I am not anti-development. I am pro-homeowners' rights. I believe, however, in a balance between responsible growth and modernization and the unique community needs and characteristics of different neighborhoods.

Jameson Paul Freeman (3D-05)



While I am opposed to downzoning that takes away "a" home owner's property rights -- homeowner being the person or persons who reside there -- it is predicated on the city not doing a thorough enough vetting of the issue, with the neighborhoods and communities at-large, before it started releasing its "proposed changes." It's like someone decided to send this stuff up "the proverbial flagpole," and let's see what we get. Now that we have heard some of the concerns from homeowners and the general citizenry, we need to go back to the drawing board with specific revisions in mind that respect the rights of "true" homeowners, without taking away any one else's rights to "develop" the property that they may own as another kind of "homeowner."

In this debate, I have proposed "zoning overlays" as a potential solution to blanket "downzoning" proposals, which as an entrepreneur, small-time developer, and DC native, makes for a more balanced approach.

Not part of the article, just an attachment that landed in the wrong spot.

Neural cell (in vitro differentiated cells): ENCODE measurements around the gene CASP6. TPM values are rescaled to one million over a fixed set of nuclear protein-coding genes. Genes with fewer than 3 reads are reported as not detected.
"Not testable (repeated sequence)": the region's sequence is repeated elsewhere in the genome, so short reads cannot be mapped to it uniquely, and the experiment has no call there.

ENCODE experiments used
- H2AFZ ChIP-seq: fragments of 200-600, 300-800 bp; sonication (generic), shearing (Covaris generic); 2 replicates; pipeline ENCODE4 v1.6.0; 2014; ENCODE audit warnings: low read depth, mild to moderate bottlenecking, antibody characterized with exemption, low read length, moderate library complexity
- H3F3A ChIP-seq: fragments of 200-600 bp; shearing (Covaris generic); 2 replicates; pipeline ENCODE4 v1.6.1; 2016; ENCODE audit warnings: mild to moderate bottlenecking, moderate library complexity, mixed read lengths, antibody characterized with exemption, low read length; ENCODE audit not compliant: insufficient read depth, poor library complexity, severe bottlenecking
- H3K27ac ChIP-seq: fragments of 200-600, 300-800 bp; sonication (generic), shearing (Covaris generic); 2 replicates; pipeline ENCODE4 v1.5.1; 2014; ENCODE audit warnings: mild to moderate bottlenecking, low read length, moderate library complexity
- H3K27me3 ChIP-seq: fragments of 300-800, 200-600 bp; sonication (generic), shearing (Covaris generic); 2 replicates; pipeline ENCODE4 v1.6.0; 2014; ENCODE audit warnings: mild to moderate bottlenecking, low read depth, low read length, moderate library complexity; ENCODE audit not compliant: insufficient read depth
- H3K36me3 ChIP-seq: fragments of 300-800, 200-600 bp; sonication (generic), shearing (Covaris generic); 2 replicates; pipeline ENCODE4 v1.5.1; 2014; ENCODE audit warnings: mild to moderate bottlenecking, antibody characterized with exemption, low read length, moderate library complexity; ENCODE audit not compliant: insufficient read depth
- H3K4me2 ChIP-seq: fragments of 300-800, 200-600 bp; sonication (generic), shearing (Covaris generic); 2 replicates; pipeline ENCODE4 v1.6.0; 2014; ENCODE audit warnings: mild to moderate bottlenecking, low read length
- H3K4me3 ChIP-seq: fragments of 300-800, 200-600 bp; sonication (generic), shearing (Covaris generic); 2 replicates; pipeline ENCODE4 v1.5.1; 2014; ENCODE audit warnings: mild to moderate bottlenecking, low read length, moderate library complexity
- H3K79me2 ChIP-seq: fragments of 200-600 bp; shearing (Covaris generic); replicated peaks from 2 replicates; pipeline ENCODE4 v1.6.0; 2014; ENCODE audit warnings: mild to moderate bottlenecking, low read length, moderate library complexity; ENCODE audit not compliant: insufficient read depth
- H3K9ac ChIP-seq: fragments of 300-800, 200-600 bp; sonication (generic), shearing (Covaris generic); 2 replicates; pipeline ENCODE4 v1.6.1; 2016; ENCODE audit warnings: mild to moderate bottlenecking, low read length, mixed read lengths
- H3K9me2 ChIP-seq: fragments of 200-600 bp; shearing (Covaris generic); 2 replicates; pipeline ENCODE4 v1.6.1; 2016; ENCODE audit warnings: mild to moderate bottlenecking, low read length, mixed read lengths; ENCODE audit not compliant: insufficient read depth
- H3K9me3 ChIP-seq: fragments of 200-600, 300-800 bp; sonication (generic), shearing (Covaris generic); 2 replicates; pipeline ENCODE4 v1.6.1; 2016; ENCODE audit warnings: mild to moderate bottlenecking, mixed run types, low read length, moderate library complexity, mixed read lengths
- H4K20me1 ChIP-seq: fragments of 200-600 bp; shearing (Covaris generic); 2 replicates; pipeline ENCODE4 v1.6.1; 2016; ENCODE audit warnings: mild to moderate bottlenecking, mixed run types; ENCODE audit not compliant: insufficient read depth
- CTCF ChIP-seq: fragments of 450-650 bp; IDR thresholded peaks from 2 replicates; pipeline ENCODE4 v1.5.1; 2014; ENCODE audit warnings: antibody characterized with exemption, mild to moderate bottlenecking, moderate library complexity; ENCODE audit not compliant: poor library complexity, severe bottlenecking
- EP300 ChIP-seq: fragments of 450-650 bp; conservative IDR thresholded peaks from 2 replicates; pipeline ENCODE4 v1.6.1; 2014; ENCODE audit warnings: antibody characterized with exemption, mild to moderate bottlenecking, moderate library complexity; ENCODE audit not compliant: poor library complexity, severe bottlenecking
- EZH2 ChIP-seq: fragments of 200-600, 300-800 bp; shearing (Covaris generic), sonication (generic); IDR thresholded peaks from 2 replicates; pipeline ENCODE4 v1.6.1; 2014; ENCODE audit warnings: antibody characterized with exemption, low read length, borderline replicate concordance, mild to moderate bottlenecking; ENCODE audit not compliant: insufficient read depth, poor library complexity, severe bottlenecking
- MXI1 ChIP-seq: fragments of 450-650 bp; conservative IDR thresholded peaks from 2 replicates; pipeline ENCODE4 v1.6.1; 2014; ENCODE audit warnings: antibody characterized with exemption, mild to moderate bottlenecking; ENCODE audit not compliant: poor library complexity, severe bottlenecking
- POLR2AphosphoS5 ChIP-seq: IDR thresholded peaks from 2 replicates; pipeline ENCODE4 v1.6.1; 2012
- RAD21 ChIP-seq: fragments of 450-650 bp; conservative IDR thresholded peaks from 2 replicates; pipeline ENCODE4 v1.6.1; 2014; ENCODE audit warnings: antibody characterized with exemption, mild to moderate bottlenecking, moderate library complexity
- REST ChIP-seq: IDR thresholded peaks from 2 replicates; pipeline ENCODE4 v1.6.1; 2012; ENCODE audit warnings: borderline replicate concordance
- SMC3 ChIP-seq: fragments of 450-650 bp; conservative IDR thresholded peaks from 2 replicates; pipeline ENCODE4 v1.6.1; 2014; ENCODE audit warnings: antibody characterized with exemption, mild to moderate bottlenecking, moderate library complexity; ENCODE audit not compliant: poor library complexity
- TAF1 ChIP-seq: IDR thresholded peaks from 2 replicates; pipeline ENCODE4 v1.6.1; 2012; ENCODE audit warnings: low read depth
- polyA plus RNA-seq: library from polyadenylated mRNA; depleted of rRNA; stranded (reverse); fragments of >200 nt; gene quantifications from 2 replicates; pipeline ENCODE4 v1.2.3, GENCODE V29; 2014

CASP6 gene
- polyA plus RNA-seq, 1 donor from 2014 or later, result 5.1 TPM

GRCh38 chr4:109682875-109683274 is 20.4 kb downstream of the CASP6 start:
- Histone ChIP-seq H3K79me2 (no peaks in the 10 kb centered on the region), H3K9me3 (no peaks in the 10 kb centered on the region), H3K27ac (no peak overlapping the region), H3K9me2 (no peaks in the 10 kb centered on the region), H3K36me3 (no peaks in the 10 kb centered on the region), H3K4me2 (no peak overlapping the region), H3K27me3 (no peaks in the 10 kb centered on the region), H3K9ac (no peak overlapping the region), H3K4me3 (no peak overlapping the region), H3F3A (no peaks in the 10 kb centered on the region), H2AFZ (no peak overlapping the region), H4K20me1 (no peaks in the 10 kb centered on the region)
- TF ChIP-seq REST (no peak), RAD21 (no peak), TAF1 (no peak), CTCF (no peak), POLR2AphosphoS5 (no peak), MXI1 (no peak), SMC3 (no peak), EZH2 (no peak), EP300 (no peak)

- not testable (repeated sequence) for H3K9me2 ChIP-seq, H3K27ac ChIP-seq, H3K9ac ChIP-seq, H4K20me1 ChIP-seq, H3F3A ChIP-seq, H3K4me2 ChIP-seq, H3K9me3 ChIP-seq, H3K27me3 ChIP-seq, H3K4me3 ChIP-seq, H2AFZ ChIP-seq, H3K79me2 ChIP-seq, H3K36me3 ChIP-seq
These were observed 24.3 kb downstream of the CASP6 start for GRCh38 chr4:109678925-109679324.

The issue that most concerns me with respect to the "zoning rewrite," is the failure on the part of the city -- OP/OZ --to include, from the outset, citizen participation during the initial phases of the work shops and task force formations. Having participated in the commercial/mix-use phase of the process, I often vocally lamented the lack of "citizen participation" in the process.

If it were true for commercial rewrites, there's no reason for me to think it was any different for residential. OP/OZ knew exactly what they were doing when they undertook this project, as they came to the table with certain preconceived guidelines they wanted everyone to follow, and they followed them. Now that "the natives have gotten restless," there seems to be no clear path to enactment, which, in my opinion, is a good thing.

We should keep the pressure on, until we get it right. Maybe as an ANC rep, I can advocate for and effect greater change.

Taalib-Din Uqdah (4C-01)



Not only is every neighborhood different, but different parts of a single neighborhood may warrant different judgments.

I'm concerned about our houses, and rents, becoming so costly that only the wealthy can afford to buy or rent here. This has already profoundly changed the character of my neighborhood (Mount Pleasant), where row houses routinely sell for over a million dollars.

Jack McKay (1D-03)



Thank you for inquiring about downzoning and the proposed new zoning regulations. I am not certain what you mean by "downzoning" in this instance as the term usually means making zoning more restrictive. That is not what is being proposed in the new zoning regulations. I oppose proposals attempts to change neighborhood character through changes to the zoning regulations. As a member of the Zoning Regulation Review (ZRR) Task Force, it is my opinion that many of the proposals put forth in the ZRR have the potential to destabilize many established residential neighborhoods and I oppose them for that reason.